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In reply to myself ...maybe the subject is too cold by now... so sorry
for insisting, but I've read all the long thread from February, and I
still don't understand the idea behind the scope finalizers (in all
their incarnations: the "with" syntax, the scoped locals, etc.). What
I don't understand is how can scope exit know that an object should be
finalized? What if it has any other references to it? For instance:

with f ='somefile') do some_global = f end ... should f be
closed by now? what would some_global hold now?

Could someone please get that off my head so I can sleep tonight? Thank you.

On Thu, May 28, 2009 at 13:29, Cosmin Apreutesei
<> wrote:
> Hi, sorry I'm late for the party but there's something about the
> scope-exit hook solution (the __exit metametod) that I don't get.
> Aren't the variables (i.e bindings), and not the values (i.e. the
> acquired resources) that get out of scope? Shouldn't finalization
> occur whenever the last reference gets tossed? This would require a
> ref-counting mechanism (eg. like perl), or am I dreaming again?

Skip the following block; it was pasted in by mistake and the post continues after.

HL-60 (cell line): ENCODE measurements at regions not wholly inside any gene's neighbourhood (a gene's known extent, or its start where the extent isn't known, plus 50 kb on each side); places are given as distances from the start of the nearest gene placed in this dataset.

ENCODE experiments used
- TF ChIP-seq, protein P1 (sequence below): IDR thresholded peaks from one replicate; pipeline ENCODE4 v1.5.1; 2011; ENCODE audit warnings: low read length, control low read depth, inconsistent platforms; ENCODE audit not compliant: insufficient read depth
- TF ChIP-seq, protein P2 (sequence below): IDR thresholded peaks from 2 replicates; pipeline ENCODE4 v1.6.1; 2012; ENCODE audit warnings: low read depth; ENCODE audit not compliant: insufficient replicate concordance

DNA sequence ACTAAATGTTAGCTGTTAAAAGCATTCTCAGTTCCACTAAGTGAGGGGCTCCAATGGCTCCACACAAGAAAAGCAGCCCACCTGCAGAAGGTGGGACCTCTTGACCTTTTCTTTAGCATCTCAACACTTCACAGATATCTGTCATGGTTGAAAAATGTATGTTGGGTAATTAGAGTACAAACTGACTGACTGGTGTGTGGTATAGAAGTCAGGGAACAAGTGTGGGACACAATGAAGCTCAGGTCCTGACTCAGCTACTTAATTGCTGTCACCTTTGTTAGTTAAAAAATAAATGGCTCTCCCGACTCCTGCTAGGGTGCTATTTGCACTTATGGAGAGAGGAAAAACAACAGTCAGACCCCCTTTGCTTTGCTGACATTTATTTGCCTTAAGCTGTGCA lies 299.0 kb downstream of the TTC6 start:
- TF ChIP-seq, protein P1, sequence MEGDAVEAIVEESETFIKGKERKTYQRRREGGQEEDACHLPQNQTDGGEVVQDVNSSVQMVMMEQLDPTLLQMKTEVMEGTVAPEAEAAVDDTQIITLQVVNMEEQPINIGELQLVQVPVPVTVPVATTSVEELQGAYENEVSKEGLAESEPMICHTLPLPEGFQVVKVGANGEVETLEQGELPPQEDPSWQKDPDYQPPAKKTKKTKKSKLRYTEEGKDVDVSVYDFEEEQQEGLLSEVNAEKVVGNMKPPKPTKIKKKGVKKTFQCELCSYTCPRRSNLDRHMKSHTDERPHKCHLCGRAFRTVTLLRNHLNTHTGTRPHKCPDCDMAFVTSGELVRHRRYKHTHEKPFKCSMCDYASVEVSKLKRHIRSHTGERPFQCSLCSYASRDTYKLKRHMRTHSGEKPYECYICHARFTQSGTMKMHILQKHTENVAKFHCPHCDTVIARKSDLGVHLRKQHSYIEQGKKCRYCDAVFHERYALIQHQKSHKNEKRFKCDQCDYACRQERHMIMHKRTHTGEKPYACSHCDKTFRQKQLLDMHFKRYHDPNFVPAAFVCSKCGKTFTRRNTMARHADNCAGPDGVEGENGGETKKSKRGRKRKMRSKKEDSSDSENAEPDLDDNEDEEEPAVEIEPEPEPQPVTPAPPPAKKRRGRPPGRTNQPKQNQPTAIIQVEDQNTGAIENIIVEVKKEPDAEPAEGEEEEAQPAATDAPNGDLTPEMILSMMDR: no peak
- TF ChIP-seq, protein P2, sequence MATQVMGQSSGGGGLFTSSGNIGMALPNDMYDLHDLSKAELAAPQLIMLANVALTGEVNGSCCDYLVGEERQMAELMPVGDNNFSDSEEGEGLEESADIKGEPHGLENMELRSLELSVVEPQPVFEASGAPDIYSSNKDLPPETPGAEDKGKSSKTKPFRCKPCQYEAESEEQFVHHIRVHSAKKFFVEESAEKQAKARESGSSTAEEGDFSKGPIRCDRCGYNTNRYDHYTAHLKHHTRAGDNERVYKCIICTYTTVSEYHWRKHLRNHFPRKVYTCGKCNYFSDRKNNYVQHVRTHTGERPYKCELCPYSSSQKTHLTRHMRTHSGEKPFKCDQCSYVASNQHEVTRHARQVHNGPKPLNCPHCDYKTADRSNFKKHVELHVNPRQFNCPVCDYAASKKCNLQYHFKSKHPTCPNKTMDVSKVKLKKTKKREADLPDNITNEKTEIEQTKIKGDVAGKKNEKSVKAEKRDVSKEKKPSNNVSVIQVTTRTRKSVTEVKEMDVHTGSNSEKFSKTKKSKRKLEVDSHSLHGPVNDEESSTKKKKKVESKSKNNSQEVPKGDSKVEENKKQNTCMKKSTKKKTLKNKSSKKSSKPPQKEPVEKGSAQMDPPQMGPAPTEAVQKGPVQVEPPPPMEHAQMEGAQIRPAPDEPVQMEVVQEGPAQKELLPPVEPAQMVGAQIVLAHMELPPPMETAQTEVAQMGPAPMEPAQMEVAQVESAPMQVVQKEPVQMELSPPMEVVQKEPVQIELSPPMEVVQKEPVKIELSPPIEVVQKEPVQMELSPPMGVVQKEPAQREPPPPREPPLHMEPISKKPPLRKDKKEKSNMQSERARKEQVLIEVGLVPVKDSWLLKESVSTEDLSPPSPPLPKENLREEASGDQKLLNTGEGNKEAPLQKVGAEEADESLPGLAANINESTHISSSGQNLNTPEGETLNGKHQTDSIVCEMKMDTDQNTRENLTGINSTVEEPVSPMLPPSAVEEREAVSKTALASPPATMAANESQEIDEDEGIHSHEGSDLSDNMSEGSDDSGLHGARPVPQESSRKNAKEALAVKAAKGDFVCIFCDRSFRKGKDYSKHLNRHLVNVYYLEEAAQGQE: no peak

> Anyway, I think there are two distinct patterns here that need
> distinct approaches: one is RAII, and the other is "catch any errors
> and do something about it". The second is well addressed by pcall() or
> whatever try/catch scheme, but the first is not. IMO, to well address
> RAII in a hi-level garbage collected language, we should free the
> caller of the responsibility of freeing resources it has acquired. In
> such language, there should be no difference (from the RAII pov)
> between acquiring memory for a string and opening a file. That's why
> no try/catch scheme (nor pcall(), which is equivalent in this respect)
> is enough to solve the finalization pattern. So it's the gc that
> should do it, which brings the problem down to gc's non-determinism.
> So my vote goes for a __immediate_gc metamethod implemented via
> ref-counting for determinism. And allow me to hook it from lua! I
> hear an "over my dead body" ? :)